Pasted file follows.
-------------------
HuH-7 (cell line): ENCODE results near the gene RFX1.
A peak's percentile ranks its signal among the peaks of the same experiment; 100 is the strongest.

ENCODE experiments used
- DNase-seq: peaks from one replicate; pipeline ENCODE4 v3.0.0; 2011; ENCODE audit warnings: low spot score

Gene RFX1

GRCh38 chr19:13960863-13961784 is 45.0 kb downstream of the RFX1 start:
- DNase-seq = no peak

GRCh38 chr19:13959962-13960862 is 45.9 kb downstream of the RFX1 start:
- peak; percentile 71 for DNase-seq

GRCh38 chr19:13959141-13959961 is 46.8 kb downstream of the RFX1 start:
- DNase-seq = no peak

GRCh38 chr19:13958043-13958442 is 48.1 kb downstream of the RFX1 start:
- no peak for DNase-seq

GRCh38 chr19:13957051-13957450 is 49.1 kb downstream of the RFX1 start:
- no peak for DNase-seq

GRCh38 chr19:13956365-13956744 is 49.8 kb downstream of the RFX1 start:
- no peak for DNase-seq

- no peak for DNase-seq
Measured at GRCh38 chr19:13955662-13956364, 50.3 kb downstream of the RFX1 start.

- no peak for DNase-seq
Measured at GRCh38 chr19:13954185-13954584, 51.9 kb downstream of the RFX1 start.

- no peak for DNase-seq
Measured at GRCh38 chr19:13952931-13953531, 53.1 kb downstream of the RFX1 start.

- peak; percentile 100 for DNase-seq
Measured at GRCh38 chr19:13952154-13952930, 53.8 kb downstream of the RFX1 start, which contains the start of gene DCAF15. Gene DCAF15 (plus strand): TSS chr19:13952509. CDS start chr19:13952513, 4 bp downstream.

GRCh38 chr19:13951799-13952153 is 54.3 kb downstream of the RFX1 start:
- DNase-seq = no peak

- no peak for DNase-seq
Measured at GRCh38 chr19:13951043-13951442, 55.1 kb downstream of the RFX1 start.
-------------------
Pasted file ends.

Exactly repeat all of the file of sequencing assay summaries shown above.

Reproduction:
HuH-7 (cell line): ENCODE results near the gene RFX1.
A peak's percentile ranks its signal among the peaks of the same experiment; 100 is the strongest.

ENCODE experiments used
- DNase-seq: peaks from one replicate; pipeline ENCODE4 v3.0.0; 2011; ENCODE audit warnings: low spot score

Gene RFX1

GRCh38 chr19:13960863-13961784 is 45.0 kb downstream of the RFX1 start:
- DNase-seq = no peak

GRCh38 chr19:13959962-13960862 is 45.9 kb downstream of the RFX1 start:
- peak; percentile 71 for DNase-seq

GRCh38 chr19:13959141-13959961 is 46.8 kb downstream of the RFX1 start:
- DNase-seq = no peak

GRCh38 chr19:13958043-13958442 is 48.1 kb downstream of the RFX1 start:
- no peak for DNase-seq

GRCh38 chr19:13957051-13957450 is 49.1 kb downstream of the RFX1 start:
- no peak for DNase-seq

GRCh38 chr19:13956365-13956744 is 49.8 kb downstream of the RFX1 start:
- no peak for DNase-seq

- no peak for DNase-seq
Measured at GRCh38 chr19:13955662-13956364, 50.3 kb downstream of the RFX1 start.

- no peak for DNase-seq
Measured at GRCh38 chr19:13954185-13954584, 51.9 kb downstream of the RFX1 start.

- no peak for DNase-seq
Measured at GRCh38 chr19:13952931-13953531, 53.1 kb downstream of the RFX1 start.

- peak; percentile 100 for DNase-seq
Measured at GRCh38 chr19:13952154-13952930, 53.8 kb downstream of the RFX1 start, which contains the start of gene DCAF15. Gene DCAF15 (plus strand): TSS chr19:13952509. CDS start chr19:13952513, 4 bp downstream.

GRCh38 chr19:13951799-13952153 is 54.3 kb downstream of the RFX1 start:
- DNase-seq = no peak

- no peak for DNase-seq
Measured at GRCh38 chr19:13951043-13951442, 55.1 kb downstream of the RFX1 start.